MOSCOW — A court in the Russian capital sentenced opposition politician Alexei Navalny on Monday to 30 days in jail, a sign of Kremlin jitters as an unpopular plan to raise the retirement age energizes critics of the government.

The sentence, handed down for Navalny’s role in organizing unsanctioned protests in January, means that the anti-corruption activist will be behind bars when Russians vote in regional elections on Sept. 9. Navalny, 42, had called for demonstrations the same day against the retirement-age plan, which has sent President Vladimir Putin’s approval rating to its lowest level in more than four years. 

After the judge at Moscow’s Tverskoy district court read out his sentence for a “repeat violation of the process for organizing a public event,” Navalny on Twitter called for the Sept. 9 protests to go on. He said he was taken into custody Saturday outside his Moscow apartment building and brought to the police station in his shorts and slippers. 

“This kind of emergency detention . . . is necessary to block preparations for the event against raising the retirement age on Sept. 9,” Navalny said in an update on his blog on Sunday. “This is a very important issue. They’re worried in the Kremlin.”

It is the second 30-day jail term for him this year.

Navalny gained nationwide fame by publicizing alleged corruption in Russia’s ruling elite through online videos and posts that often went viral. Ahead of the March presidential election, he achieved the rare feat of building a network of offices in dozens of cities. He was blocked from running in the election, but he has repeatedly drawn thousands of Putin critics into the streets despite the frequent refusal of authorities to grant the protesters a permit.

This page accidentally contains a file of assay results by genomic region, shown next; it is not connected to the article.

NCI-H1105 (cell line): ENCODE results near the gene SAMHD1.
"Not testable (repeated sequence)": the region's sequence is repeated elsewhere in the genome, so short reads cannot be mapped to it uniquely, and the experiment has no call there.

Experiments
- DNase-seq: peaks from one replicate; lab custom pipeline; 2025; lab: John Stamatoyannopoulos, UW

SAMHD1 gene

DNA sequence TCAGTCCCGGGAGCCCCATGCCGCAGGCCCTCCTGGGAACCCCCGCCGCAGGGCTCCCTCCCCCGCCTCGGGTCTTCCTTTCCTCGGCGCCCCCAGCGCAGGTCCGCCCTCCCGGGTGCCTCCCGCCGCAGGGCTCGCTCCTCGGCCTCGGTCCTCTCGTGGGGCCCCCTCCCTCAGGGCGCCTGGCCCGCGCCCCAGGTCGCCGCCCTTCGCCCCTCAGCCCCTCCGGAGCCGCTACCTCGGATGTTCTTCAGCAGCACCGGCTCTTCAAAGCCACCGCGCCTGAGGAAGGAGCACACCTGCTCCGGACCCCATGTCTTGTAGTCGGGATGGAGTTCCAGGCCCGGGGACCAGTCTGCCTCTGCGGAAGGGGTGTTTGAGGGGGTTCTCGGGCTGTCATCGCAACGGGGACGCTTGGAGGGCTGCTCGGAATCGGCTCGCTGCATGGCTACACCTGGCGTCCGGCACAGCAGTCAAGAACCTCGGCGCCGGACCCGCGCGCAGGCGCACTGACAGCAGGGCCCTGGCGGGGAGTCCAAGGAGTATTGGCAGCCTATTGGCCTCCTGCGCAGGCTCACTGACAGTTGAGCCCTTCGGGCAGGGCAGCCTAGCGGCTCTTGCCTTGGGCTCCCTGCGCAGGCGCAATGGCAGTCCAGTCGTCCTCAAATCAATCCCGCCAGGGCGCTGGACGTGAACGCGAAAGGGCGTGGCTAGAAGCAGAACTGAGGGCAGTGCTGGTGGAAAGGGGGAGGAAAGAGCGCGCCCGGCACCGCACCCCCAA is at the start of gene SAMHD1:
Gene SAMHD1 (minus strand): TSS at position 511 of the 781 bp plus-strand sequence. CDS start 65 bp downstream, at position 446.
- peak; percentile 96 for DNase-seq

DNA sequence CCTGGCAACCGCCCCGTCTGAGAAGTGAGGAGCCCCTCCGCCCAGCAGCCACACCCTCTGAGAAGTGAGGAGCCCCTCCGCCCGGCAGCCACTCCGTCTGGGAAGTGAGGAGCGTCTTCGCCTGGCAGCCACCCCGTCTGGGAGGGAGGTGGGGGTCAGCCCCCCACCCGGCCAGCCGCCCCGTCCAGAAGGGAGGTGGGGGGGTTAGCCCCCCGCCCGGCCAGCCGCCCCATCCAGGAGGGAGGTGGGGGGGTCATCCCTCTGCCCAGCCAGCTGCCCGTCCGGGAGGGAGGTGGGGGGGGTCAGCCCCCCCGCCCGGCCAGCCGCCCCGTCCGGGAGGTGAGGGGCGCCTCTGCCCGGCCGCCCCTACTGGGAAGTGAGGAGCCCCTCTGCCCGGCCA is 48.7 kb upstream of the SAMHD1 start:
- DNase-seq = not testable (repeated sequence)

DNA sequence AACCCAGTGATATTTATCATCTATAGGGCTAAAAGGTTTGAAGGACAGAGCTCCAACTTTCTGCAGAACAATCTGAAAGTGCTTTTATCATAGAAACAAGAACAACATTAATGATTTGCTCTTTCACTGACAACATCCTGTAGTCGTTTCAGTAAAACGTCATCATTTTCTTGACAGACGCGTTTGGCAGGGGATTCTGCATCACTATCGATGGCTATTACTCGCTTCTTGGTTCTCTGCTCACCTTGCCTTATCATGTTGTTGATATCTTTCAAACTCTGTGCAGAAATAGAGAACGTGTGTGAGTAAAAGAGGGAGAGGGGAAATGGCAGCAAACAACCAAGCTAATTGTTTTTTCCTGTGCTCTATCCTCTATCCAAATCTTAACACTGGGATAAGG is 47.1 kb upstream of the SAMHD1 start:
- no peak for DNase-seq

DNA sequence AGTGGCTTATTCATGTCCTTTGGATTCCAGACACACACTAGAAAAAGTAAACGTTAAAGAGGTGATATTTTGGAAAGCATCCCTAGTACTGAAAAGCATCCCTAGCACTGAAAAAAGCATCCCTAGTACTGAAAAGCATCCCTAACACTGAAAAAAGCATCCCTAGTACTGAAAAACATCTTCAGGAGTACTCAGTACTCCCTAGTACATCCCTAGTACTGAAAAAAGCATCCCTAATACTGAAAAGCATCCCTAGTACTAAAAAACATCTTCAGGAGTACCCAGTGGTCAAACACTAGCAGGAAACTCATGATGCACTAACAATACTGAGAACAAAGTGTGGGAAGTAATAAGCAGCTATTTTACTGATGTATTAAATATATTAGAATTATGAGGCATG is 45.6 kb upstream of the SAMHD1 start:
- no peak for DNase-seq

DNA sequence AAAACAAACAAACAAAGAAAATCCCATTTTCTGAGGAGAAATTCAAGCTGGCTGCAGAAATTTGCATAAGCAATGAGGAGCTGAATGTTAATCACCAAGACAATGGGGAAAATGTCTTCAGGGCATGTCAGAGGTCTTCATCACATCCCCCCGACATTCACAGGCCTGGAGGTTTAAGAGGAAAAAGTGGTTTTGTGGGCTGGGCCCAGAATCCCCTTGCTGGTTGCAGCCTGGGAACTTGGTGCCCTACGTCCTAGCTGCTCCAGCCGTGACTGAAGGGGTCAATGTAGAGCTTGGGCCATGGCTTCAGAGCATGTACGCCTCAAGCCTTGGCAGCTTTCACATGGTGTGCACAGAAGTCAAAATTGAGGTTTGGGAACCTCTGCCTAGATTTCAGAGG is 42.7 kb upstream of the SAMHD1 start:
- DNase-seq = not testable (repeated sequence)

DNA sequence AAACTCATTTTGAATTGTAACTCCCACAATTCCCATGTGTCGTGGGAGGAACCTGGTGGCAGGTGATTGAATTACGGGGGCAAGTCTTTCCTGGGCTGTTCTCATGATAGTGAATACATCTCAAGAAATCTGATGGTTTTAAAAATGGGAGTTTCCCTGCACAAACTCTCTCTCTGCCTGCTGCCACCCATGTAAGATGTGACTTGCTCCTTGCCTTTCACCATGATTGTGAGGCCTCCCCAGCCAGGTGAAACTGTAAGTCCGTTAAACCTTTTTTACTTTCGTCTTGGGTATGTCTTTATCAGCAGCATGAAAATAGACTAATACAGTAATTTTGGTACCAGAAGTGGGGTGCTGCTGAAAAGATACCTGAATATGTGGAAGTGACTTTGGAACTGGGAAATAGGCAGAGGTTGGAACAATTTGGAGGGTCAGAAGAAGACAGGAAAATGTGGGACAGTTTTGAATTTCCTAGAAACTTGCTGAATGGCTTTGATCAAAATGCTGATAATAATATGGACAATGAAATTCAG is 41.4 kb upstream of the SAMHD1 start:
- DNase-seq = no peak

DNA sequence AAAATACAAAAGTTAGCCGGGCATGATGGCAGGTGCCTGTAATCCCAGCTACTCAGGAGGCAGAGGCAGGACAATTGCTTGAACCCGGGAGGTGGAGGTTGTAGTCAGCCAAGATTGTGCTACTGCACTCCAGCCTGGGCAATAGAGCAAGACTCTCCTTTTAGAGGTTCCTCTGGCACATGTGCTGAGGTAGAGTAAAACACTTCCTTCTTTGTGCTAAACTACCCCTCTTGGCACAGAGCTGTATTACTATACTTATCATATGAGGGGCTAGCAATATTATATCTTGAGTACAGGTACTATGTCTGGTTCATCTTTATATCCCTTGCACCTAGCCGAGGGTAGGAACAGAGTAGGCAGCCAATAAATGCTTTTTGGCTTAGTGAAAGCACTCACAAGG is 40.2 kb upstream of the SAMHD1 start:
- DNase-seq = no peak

The government’s plan to raise the retirement age has given Navalny a chance to burnish his credentials as a man of the people fighting a corrupt ruling class. His team has organized protests in at least 86 cities on Sept. 9, the day that Russians will cast ballots for the mayor of Moscow and other key regional posts.

The pension plan, unveiled in June and already through the first of three necessary votes in parliament, would raise the retirement age for men from 60 to 65 and for women from 55 to 63. Russia’s average life expectancy for men was 67 in 2016, according to the World Bank. 

While many economists say Russia does need to overhaul its pension system to modernize its economy, the plan is highly unpopular, polls show. Putin’s approval rating dropped to 67 percent in July from 79 percent in May, according to the independent Levada Center. The last time Levada found Putin’s approval rating to be below 70 percent was before Russia’s annexation of the Ukrainian peninsula of Crimea in 2014.